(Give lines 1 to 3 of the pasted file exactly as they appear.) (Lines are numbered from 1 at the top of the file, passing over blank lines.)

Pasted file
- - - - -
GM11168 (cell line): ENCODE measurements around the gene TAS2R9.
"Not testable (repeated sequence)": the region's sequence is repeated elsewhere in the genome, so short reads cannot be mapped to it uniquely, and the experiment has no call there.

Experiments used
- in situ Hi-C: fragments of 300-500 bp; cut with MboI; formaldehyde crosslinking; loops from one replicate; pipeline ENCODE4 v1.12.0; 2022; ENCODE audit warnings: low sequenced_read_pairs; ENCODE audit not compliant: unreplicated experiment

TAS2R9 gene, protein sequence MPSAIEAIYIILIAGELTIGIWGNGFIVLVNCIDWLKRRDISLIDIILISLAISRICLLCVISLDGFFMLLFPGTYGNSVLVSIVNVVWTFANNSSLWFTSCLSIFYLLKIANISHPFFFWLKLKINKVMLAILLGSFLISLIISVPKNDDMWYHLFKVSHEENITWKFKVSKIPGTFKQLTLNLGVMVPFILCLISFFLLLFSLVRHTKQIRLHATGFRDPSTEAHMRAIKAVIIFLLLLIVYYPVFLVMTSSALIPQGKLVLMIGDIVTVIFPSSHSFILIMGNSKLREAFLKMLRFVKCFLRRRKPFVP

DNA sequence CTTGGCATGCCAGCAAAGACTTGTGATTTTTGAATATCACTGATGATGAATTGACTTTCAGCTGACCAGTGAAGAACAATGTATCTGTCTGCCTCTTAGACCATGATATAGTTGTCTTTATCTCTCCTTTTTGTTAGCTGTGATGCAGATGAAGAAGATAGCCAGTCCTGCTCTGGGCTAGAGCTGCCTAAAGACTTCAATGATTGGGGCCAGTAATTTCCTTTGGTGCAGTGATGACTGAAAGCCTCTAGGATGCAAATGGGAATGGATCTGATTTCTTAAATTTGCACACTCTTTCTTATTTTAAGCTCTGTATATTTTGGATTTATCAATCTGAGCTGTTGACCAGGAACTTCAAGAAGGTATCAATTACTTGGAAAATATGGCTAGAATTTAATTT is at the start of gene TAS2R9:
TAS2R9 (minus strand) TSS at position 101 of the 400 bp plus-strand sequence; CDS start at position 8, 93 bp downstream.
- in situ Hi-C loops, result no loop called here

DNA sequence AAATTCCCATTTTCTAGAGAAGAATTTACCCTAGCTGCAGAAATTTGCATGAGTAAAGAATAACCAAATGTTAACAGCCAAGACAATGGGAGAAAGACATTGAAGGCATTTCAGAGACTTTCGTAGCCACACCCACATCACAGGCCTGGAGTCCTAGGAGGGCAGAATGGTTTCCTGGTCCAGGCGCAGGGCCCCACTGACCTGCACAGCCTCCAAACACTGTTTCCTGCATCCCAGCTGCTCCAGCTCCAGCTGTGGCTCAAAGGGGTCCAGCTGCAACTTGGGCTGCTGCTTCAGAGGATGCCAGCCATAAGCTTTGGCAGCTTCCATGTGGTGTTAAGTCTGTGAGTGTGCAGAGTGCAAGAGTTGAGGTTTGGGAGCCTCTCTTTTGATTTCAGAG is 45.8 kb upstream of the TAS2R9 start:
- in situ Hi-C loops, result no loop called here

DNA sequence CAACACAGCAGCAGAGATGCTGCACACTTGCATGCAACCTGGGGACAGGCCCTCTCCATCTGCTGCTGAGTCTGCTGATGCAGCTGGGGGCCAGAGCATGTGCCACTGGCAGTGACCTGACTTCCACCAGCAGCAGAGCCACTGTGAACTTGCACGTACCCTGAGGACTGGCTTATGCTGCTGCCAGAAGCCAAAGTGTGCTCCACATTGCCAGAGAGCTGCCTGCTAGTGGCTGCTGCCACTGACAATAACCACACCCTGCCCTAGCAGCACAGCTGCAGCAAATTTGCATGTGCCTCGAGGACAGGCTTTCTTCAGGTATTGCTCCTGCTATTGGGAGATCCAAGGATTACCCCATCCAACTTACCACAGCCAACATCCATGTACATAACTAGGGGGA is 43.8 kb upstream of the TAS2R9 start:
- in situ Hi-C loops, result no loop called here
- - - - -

GM11168 (cell line): ENCODE measurements around the gene TAS2R9.
"Not testable (repeated sequence)": the region's sequence is repeated elsewhere in the genome, so short reads cannot be mapped to it uniquely, and the experiment has no call there.

Experiments used